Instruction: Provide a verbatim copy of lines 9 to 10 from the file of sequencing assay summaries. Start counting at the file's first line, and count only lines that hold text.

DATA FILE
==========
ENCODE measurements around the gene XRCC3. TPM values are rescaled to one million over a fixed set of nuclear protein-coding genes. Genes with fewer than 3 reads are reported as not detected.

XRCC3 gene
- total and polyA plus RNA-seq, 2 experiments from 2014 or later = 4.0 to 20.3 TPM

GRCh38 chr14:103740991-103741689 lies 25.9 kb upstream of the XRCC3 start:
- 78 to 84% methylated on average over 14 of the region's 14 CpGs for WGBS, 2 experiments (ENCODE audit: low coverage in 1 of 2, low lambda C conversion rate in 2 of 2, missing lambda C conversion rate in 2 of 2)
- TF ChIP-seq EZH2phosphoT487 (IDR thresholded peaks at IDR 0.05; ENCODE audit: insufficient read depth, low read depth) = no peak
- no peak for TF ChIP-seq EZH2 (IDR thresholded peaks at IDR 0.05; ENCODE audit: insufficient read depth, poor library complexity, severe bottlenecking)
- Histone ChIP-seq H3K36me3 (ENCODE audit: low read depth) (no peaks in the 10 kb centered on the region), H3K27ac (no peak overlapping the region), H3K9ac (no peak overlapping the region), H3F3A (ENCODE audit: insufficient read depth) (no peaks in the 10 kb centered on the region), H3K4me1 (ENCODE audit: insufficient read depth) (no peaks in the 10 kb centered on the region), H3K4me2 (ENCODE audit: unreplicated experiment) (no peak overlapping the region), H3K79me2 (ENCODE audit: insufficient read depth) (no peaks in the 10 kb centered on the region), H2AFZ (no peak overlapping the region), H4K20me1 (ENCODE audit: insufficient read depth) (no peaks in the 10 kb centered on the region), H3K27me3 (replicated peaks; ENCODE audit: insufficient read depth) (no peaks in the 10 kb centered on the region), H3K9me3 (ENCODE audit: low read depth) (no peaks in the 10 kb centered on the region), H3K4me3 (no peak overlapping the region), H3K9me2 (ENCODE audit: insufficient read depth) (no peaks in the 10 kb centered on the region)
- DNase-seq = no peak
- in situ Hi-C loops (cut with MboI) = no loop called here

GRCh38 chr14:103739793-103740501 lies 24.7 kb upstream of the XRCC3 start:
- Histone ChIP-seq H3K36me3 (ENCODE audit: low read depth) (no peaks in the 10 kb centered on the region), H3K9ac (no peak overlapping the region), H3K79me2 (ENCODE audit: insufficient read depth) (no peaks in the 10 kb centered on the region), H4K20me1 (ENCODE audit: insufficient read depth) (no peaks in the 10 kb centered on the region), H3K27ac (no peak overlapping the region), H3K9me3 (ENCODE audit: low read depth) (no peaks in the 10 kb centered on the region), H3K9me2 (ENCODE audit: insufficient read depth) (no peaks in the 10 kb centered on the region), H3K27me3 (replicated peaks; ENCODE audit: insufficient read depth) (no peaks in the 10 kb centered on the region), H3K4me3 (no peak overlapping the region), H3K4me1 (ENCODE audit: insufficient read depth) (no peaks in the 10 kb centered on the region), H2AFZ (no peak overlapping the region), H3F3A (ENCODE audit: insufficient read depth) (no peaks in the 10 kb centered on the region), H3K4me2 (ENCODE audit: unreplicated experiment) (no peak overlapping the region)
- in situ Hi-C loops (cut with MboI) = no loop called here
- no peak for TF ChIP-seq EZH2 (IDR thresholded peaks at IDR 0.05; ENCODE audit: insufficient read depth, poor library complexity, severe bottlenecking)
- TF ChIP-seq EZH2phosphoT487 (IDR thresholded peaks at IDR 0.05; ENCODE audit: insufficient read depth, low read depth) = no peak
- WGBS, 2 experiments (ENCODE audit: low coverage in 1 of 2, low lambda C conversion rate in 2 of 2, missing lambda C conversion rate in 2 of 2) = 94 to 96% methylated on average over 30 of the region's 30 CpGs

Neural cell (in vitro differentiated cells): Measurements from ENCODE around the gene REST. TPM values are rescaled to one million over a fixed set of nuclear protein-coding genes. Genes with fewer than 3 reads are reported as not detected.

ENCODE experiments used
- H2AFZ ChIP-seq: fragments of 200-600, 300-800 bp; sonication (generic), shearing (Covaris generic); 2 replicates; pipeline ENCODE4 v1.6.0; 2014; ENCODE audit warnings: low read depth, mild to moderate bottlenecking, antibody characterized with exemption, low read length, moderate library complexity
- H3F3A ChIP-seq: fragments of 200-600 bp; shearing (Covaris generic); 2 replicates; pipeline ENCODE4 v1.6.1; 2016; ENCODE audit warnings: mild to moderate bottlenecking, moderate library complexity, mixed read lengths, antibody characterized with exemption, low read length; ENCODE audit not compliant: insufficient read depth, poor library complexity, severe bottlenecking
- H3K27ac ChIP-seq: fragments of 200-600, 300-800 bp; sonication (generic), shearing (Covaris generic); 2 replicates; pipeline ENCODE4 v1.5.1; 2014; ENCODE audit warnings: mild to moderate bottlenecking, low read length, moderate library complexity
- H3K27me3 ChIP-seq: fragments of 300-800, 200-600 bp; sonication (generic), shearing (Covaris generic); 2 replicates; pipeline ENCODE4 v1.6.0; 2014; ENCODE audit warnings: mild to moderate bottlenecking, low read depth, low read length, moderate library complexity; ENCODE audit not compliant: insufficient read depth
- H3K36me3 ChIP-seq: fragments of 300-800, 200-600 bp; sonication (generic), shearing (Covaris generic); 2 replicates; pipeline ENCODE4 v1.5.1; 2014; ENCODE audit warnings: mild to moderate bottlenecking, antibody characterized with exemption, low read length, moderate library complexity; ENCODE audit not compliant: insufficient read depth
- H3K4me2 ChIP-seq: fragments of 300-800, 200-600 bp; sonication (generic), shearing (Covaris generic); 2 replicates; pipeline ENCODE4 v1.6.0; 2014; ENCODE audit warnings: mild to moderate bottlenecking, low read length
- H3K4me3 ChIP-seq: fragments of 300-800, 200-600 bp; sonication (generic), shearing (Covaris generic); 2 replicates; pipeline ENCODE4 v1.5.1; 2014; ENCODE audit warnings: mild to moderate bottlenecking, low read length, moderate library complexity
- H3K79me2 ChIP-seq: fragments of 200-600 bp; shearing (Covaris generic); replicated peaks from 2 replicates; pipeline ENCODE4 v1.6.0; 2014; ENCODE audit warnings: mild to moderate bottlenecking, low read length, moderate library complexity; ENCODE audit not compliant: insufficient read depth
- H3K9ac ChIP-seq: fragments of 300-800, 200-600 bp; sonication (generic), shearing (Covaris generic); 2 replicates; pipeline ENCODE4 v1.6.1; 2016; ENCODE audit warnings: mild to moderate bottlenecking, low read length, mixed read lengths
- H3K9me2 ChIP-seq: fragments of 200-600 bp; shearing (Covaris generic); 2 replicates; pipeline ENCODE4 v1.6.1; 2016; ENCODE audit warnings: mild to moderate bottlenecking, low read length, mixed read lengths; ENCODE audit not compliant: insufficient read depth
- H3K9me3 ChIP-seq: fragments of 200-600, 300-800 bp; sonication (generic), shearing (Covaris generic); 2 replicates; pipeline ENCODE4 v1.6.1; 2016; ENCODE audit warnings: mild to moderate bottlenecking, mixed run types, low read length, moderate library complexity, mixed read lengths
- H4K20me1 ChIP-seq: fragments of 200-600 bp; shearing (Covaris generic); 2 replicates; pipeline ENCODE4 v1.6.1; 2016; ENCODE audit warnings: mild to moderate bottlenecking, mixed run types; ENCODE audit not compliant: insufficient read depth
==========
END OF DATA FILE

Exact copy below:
- DNase-seq = no peak
- in situ Hi-C loops (cut with MboI) = no loop called here